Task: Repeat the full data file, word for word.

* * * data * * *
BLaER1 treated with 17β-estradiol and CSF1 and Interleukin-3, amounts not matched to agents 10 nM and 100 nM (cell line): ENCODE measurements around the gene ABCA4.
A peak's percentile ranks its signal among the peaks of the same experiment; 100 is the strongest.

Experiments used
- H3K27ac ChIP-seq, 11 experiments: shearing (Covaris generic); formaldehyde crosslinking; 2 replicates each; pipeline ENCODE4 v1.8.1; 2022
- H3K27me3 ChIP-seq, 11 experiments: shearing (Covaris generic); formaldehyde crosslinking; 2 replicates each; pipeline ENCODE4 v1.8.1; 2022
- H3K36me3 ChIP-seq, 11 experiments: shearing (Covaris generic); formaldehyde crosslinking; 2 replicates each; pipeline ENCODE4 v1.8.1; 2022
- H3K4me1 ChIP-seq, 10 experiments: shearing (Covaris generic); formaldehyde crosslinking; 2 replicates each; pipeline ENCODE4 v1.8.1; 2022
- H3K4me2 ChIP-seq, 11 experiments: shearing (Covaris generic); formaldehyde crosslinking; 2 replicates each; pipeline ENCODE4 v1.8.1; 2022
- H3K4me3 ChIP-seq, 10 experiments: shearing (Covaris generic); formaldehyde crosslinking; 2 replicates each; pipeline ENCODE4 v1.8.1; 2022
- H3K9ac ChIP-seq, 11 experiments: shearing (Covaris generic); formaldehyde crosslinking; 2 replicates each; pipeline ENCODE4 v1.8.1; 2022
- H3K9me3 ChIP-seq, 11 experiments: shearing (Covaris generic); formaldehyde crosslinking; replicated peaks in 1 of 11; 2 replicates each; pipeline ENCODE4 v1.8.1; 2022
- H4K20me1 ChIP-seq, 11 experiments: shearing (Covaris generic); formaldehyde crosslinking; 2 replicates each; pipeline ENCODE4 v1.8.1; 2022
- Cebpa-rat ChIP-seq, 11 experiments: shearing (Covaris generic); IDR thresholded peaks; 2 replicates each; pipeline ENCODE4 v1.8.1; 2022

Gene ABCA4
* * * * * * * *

BLaER1 treated with 17β-estradiol and CSF1 and Interleukin-3, amounts not matched to agents 10 nM and 100 nM (cell line): ENCODE measurements around the gene ABCA4.
A peak's percentile ranks its signal among the peaks of the same experiment; 100 is the strongest.

Experiments used
- H3K27ac ChIP-seq, 11 experiments: shearing (Covaris generic); formaldehyde crosslinking; 2 replicates each; pipeline ENCODE4 v1.8.1; 2022
- H3K27me3 ChIP-seq, 11 experiments: shearing (Covaris generic); formaldehyde crosslinking; 2 replicates each; pipeline ENCODE4 v1.8.1; 2022
- H3K36me3 ChIP-seq, 11 experiments: shearing (Covaris generic); formaldehyde crosslinking; 2 replicates each; pipeline ENCODE4 v1.8.1; 2022
- H3K4me1 ChIP-seq, 10 experiments: shearing (Covaris generic); formaldehyde crosslinking; 2 replicates each; pipeline ENCODE4 v1.8.1; 2022
- H3K4me2 ChIP-seq, 11 experiments: shearing (Covaris generic); formaldehyde crosslinking; 2 replicates each; pipeline ENCODE4 v1.8.1; 2022
- H3K4me3 ChIP-seq, 10 experiments: shearing (Covaris generic); formaldehyde crosslinking; 2 replicates each; pipeline ENCODE4 v1.8.1; 2022
- H3K9ac ChIP-seq, 11 experiments: shearing (Covaris generic); formaldehyde crosslinking; 2 replicates each; pipeline ENCODE4 v1.8.1; 2022
- H3K9me3 ChIP-seq, 11 experiments: shearing (Covaris generic); formaldehyde crosslinking; replicated peaks in 1 of 11; 2 replicates each; pipeline ENCODE4 v1.8.1; 2022
- H4K20me1 ChIP-seq, 11 experiments: shearing (Covaris generic); formaldehyde crosslinking; 2 replicates each; pipeline ENCODE4 v1.8.1; 2022
- Cebpa-rat ChIP-seq, 11 experiments: shearing (Covaris generic); IDR thresholded peaks; 2 replicates each; pipeline ENCODE4 v1.8.1; 2022

Gene ABCA4